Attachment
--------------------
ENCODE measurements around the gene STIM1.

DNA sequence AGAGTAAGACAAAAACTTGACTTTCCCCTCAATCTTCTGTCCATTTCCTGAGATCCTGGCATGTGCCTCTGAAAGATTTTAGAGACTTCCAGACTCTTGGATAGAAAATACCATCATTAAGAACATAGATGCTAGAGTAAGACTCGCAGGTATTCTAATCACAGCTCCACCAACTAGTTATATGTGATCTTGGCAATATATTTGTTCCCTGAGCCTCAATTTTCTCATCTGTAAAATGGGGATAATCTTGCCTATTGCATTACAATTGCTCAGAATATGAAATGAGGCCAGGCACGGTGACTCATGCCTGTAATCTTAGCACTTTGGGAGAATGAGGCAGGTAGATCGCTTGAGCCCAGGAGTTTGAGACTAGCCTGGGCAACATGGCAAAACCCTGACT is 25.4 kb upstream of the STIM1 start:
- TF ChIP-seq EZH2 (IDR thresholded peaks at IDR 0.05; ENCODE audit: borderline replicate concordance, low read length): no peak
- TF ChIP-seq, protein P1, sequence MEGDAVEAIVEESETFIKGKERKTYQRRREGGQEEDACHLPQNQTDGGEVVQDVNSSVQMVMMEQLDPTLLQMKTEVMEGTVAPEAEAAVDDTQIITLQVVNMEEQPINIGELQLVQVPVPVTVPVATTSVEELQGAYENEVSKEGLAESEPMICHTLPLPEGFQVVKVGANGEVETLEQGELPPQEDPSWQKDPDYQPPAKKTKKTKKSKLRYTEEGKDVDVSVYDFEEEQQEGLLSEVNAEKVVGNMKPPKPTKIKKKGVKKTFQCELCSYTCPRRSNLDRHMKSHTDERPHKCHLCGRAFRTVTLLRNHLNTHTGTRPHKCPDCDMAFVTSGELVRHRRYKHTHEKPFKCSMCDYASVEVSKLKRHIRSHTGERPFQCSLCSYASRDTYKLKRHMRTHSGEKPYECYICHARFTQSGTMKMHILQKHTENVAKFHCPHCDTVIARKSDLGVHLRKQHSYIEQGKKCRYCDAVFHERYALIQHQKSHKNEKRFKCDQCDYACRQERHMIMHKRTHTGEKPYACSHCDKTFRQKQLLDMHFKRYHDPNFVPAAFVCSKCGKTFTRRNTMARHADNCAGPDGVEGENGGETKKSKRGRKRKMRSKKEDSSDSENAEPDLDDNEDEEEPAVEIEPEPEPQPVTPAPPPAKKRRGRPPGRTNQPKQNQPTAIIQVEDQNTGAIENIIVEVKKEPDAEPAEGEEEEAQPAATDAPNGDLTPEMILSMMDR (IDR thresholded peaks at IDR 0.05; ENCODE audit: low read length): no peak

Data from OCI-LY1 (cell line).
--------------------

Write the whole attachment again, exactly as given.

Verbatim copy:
ENCODE measurements around the gene STIM1.

DNA sequence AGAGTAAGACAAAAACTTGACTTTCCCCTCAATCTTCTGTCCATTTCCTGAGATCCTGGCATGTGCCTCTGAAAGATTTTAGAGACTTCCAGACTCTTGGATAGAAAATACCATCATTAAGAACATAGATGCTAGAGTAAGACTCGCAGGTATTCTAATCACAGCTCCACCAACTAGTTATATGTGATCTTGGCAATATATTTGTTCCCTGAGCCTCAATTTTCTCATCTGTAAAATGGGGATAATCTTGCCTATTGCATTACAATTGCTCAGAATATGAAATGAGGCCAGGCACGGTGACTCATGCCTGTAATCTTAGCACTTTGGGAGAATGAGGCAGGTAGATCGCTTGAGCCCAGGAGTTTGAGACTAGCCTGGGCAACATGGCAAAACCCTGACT is 25.4 kb upstream of the STIM1 start:
- TF ChIP-seq EZH2 (IDR thresholded peaks at IDR 0.05; ENCODE audit: borderline replicate concordance, low read length): no peak
- TF ChIP-seq, protein P1, sequence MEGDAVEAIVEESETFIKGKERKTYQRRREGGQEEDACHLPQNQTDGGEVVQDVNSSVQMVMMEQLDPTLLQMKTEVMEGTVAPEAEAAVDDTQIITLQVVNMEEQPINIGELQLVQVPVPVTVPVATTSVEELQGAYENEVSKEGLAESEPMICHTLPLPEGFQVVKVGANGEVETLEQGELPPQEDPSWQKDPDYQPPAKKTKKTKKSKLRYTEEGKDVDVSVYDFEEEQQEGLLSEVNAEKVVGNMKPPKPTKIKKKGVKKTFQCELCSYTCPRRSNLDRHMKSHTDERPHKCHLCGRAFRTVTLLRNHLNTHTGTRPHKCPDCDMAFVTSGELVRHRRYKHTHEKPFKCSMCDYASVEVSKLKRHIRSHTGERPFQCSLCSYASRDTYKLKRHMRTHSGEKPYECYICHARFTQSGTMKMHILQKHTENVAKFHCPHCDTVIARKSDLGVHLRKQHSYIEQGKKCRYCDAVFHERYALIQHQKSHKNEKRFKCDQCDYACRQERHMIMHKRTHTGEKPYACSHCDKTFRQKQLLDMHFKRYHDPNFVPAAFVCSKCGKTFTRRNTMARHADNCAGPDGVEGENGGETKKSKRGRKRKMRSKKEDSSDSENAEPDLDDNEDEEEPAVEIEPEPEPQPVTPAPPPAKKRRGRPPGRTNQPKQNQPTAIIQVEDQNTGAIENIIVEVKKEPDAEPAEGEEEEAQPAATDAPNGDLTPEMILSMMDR (IDR thresholded peaks at IDR 0.05; ENCODE audit: low read length): no peak

Data from OCI-LY1 (cell line).